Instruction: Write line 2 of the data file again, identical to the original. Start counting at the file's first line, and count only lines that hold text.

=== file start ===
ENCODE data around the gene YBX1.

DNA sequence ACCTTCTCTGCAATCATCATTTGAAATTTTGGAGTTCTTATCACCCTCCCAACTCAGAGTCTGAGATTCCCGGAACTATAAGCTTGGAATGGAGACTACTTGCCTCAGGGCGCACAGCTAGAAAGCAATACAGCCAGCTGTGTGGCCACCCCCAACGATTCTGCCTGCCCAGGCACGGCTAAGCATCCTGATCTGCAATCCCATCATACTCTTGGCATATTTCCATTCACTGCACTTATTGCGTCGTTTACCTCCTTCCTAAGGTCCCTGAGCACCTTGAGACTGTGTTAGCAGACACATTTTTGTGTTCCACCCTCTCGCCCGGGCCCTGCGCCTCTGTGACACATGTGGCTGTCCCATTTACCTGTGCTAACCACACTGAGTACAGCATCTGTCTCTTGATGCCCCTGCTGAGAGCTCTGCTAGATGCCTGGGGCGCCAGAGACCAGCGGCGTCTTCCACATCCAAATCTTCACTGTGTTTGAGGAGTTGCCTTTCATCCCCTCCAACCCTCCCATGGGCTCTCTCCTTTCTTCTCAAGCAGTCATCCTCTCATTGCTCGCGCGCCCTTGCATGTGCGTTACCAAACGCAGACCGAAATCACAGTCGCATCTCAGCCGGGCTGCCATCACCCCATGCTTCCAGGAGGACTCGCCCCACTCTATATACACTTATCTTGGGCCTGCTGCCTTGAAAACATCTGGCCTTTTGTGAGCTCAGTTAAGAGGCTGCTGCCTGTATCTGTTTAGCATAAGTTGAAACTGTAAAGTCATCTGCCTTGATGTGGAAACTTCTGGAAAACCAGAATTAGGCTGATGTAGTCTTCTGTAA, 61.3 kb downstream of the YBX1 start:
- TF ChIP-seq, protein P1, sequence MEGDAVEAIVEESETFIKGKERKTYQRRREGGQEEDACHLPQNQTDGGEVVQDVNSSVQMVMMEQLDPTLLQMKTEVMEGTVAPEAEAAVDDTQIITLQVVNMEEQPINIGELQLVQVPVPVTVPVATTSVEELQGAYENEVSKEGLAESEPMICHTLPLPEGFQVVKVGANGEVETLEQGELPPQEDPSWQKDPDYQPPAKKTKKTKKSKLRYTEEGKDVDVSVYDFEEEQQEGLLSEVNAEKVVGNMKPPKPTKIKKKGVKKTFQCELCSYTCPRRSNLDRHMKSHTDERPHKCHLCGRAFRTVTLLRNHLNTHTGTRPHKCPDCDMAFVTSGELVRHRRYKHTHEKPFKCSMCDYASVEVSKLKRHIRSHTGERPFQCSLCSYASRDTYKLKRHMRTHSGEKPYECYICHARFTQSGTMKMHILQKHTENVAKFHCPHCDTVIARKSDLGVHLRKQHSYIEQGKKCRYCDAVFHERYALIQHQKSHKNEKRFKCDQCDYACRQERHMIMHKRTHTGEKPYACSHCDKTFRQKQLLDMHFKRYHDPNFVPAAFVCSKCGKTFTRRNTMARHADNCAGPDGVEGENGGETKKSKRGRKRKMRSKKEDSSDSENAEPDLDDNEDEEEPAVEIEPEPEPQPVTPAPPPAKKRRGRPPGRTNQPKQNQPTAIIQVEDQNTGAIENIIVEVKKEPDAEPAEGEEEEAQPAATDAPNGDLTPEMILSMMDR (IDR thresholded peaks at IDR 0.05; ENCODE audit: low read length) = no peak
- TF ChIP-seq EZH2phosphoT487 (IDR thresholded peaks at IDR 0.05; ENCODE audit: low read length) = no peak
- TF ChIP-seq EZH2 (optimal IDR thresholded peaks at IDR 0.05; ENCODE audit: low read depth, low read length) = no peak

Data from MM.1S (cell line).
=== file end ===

DNA sequence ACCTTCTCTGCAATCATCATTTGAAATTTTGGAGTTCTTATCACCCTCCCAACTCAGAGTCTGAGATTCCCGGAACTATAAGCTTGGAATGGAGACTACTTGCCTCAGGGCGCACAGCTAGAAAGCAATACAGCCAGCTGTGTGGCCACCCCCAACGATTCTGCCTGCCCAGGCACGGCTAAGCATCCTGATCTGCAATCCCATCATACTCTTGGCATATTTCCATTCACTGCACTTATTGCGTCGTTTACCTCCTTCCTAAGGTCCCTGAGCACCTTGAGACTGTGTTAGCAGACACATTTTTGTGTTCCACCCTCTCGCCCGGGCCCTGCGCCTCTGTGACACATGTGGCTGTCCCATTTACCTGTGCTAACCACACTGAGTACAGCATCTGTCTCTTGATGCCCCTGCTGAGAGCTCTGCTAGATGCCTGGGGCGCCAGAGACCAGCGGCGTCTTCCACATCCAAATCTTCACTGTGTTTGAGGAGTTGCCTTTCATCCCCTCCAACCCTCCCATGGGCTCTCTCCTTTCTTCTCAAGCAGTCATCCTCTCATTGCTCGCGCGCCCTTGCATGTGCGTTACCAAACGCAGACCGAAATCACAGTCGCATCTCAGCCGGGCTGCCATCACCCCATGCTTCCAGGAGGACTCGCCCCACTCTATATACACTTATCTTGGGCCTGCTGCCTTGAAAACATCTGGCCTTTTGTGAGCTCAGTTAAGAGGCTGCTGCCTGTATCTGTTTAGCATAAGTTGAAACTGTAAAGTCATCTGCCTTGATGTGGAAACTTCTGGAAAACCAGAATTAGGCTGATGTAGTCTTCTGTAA, 61.3 kb downstream of the YBX1 start: